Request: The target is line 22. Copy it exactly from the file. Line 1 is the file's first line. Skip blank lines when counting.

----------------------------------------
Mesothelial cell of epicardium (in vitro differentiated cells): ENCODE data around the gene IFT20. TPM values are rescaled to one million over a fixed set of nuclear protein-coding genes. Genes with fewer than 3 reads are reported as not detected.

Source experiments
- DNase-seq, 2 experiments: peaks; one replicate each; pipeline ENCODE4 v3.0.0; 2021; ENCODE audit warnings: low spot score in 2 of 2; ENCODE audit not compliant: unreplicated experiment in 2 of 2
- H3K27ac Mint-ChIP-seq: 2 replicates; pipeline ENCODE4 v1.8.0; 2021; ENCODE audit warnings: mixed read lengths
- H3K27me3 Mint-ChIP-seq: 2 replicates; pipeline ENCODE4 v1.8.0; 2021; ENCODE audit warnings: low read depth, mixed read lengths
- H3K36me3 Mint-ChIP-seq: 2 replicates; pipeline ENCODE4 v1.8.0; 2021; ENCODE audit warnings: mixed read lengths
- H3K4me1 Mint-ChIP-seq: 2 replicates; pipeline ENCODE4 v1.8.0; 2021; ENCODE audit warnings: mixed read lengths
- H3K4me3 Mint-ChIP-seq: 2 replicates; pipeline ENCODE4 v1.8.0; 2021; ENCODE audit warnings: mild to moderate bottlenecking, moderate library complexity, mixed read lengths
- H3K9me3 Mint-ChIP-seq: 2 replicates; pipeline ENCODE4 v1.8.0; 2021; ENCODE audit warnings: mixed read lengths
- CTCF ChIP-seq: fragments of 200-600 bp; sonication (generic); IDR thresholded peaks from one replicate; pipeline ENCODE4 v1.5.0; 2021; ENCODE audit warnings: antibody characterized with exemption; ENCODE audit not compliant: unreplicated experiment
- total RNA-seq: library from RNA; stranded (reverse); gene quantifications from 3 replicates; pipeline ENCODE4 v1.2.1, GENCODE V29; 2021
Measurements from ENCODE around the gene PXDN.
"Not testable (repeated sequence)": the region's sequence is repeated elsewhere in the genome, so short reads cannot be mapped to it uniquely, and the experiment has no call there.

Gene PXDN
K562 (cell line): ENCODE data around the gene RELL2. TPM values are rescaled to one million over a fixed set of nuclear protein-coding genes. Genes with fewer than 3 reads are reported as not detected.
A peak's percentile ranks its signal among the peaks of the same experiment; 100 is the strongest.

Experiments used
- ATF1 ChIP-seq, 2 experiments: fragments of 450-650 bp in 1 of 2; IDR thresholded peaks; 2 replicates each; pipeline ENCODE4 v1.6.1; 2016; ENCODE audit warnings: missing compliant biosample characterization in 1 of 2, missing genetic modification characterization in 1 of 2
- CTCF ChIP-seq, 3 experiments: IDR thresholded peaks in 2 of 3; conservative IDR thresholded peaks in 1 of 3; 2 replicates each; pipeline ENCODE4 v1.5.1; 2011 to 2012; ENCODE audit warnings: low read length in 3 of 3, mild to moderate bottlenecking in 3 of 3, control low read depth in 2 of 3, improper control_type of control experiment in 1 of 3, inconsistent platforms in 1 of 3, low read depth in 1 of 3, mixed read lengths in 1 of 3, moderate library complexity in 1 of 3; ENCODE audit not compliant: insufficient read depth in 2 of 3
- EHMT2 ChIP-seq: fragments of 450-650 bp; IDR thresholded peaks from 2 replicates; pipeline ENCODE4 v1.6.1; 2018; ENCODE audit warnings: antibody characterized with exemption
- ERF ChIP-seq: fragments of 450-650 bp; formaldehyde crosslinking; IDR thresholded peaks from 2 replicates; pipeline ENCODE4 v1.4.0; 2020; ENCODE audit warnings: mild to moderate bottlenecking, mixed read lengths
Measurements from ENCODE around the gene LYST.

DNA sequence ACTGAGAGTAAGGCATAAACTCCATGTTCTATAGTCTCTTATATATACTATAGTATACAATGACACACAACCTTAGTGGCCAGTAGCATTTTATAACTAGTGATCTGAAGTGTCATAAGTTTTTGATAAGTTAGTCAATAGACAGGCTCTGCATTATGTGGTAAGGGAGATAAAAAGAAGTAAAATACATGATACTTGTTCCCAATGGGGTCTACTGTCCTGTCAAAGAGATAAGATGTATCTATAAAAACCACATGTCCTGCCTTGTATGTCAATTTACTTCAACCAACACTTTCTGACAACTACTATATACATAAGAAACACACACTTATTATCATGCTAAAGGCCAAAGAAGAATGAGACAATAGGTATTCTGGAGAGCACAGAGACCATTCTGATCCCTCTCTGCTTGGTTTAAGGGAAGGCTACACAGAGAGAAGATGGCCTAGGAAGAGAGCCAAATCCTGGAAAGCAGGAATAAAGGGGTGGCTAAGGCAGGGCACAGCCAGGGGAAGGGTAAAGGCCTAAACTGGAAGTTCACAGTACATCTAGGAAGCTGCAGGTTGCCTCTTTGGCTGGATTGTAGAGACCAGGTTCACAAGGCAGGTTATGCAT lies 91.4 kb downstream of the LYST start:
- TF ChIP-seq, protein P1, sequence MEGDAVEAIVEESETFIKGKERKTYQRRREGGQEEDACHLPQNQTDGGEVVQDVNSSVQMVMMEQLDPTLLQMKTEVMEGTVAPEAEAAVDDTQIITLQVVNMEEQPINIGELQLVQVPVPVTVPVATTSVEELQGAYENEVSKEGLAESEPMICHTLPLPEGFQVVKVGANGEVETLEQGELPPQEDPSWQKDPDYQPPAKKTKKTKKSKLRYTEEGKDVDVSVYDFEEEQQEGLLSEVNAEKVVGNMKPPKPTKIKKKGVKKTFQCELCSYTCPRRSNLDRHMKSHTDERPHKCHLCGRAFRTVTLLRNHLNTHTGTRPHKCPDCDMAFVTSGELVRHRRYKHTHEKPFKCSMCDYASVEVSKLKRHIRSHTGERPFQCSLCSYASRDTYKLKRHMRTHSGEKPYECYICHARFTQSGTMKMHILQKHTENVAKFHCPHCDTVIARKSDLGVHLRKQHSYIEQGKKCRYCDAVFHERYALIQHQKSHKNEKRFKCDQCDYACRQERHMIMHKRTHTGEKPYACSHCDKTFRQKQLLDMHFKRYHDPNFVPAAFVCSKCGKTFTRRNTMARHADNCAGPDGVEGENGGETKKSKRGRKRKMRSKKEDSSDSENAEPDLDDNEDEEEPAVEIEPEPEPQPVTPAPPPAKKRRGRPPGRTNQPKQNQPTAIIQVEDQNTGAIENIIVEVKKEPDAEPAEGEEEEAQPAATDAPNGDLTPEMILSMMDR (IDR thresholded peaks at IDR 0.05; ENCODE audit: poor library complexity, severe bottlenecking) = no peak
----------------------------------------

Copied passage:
Measurements from ENCODE around the gene LYST.